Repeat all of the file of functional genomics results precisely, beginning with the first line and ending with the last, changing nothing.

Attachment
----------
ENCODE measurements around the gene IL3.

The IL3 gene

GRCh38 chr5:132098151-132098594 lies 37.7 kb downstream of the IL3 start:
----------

ENCODE measurements around the gene IL3.

The IL3 gene

GRCh38 chr5:132098151-132098594 lies 37.7 kb downstream of the IL3 start: